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Education app needs funding
Covington mom launches parent-teacher communication app, Kickstarter campaign
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A Covington business owner and single mother of four felt a disconnect between parents and teachers when her children kept bringing home notes covered in mud or not at all, so she took matters into her own hands.

Leslie Haugen launched a crowd-funding campaign through Kickstarter to allow her to develop TAPP: Teacher and Parent Portal, a parent-teacher communication mobile phone application she designed. The Kickstarter campaign has a goal to receive $25,000 by June 28 for the app to launch before the 2014-2015 school year.

“As a mother of four, I’ve struggled with sending notes to school and ensuring they actually get there,” Haugen said on the Kickstarter site. “I’ve also been completely surprised to learn of events we’d missed, homework that was not turned in and correspondences the teachers had sent home with my little angels assuming they would reach me.

“I’ve decided to take matters into my own hands and create a more streamlined process for sending my communications to teachers.”

Haugen, a website developer and graphic designer who sends her children to East Newton Elementary School, created the app to allow parents and teachers to communicate directly, whether about homework and project due-dates, sick days or real-time notifications when messages are read.

Teachers can post homework and send notifications about parent-teacher conferences and field trips to everyone or contact a single parent.

“(My children) used to change the wording on notes so I would think I was signing something I wasn’t,” Haugen said.
The app also cuts down on paper-waste and gives teachers a more confidential and effective way to send home sensitive messages.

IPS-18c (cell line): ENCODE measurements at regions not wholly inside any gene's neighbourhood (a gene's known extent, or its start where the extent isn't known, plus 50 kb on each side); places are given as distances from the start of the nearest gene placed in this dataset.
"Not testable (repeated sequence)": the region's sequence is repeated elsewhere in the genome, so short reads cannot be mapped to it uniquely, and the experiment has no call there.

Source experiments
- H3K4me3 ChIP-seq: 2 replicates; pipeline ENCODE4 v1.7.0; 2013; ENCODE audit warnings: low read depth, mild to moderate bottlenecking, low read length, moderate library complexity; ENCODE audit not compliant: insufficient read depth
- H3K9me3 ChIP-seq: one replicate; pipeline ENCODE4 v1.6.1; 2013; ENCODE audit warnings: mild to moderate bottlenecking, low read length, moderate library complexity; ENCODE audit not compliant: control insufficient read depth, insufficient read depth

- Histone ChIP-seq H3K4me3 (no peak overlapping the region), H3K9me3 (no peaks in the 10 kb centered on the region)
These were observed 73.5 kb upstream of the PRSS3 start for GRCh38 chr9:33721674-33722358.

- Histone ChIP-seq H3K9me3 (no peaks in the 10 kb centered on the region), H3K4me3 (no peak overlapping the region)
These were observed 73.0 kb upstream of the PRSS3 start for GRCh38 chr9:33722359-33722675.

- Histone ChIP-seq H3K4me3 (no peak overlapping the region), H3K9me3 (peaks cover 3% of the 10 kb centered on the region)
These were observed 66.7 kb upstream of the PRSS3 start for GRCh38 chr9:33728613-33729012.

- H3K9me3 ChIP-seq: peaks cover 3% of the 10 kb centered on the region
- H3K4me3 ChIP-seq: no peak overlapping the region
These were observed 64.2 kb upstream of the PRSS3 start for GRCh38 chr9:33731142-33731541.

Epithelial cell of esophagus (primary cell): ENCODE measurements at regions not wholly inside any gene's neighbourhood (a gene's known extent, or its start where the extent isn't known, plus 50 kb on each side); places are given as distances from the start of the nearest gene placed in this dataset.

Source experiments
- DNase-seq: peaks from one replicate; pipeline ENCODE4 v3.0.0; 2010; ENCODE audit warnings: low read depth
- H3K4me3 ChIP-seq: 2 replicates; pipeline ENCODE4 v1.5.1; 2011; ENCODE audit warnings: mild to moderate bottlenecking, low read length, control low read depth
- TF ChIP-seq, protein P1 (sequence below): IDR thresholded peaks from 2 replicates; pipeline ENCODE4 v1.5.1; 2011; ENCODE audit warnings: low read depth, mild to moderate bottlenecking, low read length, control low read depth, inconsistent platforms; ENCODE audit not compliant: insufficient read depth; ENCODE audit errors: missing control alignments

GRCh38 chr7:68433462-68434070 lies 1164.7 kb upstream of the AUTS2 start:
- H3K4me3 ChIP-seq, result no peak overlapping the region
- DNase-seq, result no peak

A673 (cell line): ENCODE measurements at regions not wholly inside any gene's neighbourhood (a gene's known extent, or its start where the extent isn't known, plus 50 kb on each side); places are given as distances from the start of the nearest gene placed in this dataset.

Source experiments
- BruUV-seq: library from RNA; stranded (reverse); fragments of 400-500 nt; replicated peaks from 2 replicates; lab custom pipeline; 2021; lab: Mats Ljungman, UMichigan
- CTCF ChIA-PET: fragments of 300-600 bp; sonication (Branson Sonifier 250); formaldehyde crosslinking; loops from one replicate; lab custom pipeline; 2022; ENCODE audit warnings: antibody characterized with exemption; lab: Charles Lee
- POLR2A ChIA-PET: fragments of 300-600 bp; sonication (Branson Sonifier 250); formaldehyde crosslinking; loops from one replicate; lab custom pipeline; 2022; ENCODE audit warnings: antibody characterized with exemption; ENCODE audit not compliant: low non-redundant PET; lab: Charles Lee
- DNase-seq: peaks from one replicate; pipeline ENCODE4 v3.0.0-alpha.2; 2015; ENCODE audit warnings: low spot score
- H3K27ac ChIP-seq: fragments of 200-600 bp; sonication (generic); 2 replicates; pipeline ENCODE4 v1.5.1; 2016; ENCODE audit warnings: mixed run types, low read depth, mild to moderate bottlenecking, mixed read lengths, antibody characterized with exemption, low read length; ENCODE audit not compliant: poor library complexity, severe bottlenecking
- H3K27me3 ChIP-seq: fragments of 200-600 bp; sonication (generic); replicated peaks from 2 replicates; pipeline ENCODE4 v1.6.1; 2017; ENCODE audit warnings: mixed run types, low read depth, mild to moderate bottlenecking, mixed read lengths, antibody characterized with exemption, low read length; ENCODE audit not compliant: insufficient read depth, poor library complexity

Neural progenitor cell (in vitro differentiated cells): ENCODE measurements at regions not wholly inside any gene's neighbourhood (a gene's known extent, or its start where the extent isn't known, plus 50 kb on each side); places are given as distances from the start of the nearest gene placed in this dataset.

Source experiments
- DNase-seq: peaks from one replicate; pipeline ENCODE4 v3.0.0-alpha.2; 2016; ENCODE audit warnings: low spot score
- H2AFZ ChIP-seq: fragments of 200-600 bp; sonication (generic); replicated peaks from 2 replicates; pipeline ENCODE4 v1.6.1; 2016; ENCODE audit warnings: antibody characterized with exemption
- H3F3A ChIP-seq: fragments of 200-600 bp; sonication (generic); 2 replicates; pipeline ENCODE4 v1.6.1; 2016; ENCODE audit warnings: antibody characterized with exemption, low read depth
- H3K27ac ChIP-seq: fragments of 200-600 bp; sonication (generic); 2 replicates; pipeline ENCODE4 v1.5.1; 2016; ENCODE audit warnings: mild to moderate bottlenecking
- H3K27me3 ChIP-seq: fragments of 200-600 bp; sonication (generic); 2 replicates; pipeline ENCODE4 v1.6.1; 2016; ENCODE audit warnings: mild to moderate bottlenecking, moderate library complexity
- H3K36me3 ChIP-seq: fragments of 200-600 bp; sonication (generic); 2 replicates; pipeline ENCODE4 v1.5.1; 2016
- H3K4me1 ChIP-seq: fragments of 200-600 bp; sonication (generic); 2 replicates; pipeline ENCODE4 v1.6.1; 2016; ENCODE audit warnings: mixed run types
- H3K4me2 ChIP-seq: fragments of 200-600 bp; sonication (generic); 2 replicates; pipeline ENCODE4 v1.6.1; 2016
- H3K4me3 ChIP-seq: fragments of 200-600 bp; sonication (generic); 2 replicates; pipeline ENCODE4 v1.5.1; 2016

“My plan is to create the application and distribute it with an easy-to-follow online guide to set it up for teachers and schools and charge a nominal usage fee of $1.99 to parents as they download the application, which would help with updating the software in the long term.”

TAPP will be free to educators and available to download on both the iPhone and Android. And while parents will be asked to pay for a download, they only have to pay once and can manage any number of children through the same portal.

However, messages and notifications are not the only aspect of TAPP that Haugen wants to incorporate if she gets the necessary funding.

“I also had been stricken many times with empathy for those who experienced emergency situations in the classroom that we hear about far too frequently,” Haugen said. “I feel if teachers had a one-stop, easy ‘panic button’ type of safety measure, that the safety of them and their students in their care would be much greater.”

She included a panic button in the app that can be accessed with a tap and slide to enter a code that would notify administration or security of an emergency situation requiring assistance in the classroom.

Many classrooms have such buttons built into either walls, desks or telephones, Haugen said, but what happens when the emergency occurs and the teacher is with students at recess or not close enough to those built in emergency contacts in the classroom? Cell phones are usually kept in a pocket and can be reached wherever the teacher is, which may potentially be somewhere in hiding during an emergency.

“If the teacher isn’t in that area of the room at the time and can’t move around, it’s really a useless feature,” Haugen said. “Most people, in general, have their phones on them or within arms’ reach at all times.”

Haugen must receive the funding she asked for before June 28 to be able to develop the app. Kickstarter campaigns usually offer incentives for donations as a thank you, which are listed on the site according to the level of funding each person gives.

Visit Haugen’s campaign at or her business website at